On the 4th January 2016 the Second Commencement Order for the Violence against Women, Domestic Abuse and Sexual Violence (Wales) Act 2015 brought into force the remaining provisions of the Act including the development and implementation of joint Local Strategies and annual reporting requirements.
To read the second commencement order click here
The provisions contained within the Second Commencement Order place a duty on Local Authorities and Health Boards to jointly prepare a Violence against Women, Domestic Abuse and Sexual Violence Strategy to meet local authority’s needs.
The strategy must specify joint objectives and actions that the Local Authority and Local Health Board propose to take and a timescale within which the objectives will be achieved. The strategy can also include provisions expected to be taken by any public authority or any voluntary organisation that are capable of contributing to improving arrangements for the prevention, protection and support of individuals affected by or experiencing any form of gender based violence.
The first joint strategy must be published no later than May 2018 and Local Authorities and Health Boards are required to consult prior to the publication or review of their Strategy.
The Act requires a Local Authority and Health Board to publish an annual report of progress in respect of each financial year.
Over the coming months we expect the development of both the National Violence against Women, Domestic Abuse and Sexual Violence Strategy and National Indicators; both of which will be consulted upon and are expected to be published at the end of 2016. These key pieces of work will provide a national steer for the improvement of arrangements for the protection, prevention and support of individuals experiencing any form of gender based violence and regard must be paid to the National Strategy in the development of joint local strategies.
The requirement for joint local strategies presents an opportunity for Local Authorities and Local Health Boards to work alongside partners in the public and voluntary sector to develop an integrated strategy informed by local needs. It is essential that local strategies are responsive to the needs of all individuals experiencing gender based violence including:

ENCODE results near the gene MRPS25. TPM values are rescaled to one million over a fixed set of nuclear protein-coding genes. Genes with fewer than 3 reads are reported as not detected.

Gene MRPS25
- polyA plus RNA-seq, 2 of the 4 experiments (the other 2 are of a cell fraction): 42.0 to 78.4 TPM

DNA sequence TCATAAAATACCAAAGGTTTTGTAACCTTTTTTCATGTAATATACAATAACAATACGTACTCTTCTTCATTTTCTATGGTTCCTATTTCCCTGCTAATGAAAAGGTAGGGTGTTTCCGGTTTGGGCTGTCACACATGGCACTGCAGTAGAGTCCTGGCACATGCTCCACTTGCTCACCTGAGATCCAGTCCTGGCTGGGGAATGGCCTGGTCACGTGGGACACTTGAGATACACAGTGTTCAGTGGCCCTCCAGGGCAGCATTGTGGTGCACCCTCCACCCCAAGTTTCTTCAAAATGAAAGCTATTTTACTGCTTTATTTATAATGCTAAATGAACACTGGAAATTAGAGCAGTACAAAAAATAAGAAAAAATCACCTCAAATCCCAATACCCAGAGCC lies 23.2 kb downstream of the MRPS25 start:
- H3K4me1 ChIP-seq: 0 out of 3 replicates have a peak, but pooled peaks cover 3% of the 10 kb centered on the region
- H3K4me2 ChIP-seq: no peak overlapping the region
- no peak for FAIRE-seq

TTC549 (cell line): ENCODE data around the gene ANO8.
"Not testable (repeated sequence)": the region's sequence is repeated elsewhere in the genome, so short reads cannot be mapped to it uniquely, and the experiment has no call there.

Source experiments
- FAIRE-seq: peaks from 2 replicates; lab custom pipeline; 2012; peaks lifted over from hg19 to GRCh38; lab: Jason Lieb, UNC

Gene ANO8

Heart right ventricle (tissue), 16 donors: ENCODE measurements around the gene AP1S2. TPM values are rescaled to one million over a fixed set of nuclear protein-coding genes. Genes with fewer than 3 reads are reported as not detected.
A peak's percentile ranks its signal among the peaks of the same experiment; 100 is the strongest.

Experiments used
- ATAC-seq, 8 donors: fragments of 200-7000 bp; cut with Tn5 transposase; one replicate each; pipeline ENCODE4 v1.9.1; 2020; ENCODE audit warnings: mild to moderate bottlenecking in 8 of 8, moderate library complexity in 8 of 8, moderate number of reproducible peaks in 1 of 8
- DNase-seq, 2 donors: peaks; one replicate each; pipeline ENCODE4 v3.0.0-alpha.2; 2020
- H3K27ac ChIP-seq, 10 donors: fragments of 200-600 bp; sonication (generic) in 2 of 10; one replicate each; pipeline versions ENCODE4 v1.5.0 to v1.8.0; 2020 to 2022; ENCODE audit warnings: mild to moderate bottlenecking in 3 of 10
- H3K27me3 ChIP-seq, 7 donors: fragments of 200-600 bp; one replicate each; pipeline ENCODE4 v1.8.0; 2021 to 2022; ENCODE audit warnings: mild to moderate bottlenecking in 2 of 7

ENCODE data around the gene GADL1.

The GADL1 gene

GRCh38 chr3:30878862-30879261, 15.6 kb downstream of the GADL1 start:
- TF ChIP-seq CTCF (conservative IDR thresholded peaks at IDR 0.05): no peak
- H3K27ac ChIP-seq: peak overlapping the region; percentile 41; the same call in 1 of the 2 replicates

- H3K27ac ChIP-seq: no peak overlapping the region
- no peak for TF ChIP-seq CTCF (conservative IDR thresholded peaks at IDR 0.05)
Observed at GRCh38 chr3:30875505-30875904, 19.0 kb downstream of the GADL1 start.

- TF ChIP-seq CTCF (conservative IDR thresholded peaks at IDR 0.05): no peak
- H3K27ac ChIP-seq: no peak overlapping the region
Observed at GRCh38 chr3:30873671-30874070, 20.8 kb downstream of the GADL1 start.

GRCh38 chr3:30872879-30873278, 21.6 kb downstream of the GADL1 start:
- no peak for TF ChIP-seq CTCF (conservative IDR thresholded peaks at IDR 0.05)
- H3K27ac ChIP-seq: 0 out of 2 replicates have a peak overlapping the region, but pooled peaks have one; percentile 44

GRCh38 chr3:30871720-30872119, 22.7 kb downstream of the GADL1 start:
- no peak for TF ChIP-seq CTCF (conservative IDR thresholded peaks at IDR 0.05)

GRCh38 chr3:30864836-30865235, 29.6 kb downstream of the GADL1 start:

- Children and young people
- Older people
- Black, minority and ethnic communities
- Lesbian, gay, bisexual and transgender communities.
The provisions of the Violence against Women, Domestic Abuse and Sexual Violence (Wales) Act 2015 present opportunities for local authorities and other public services to contribute to the wider legislative requirements of the Social Services and Wellbeing (Wales) Act and the Well Being of Future Generations (Wales) Act, enabling public services to make a real difference for individuals and families experiencing gender based violence across Wales.
Now these provisions are in force, in my role as National Adviser for Violence against Women I will be embarking on a communications campaign which will include:
- Writing to leaders of local authorities and local health boards advising them as to the requirements of the legislation and the support available to fulfil these requirements.
- Engaging with leaders and strategic representatives to support the implementation of the Act
During the 2016/17 financial year I will also use the functions of my role to request information as to progress made in the implementation of the legislation and report to Ministers.
On a final note, I would like to re-inforce the huge opportunity that this Act represents when it comes to aligning and integrating its provisions with the requirements of the Well Being of Future Generations and Social Services and Well-Being legislation. The prevention, protection and support of individuals and families experiencing any form of gender based violence needs to be everyone’s responsibility and ‘core business’ going forward. The cost of domestic abuse alone in Wales is £826.4m annually (in service costs, lost economic input and human and emotional costs) and this can no longer be ignored.
I believe that by working together we can look differently at how we protect and support individuals and how we embed prevention across priority areas; health and social care, education and supporting children and families in order to prevent violence against women, domestic abuse and sexual violence happening in the first place.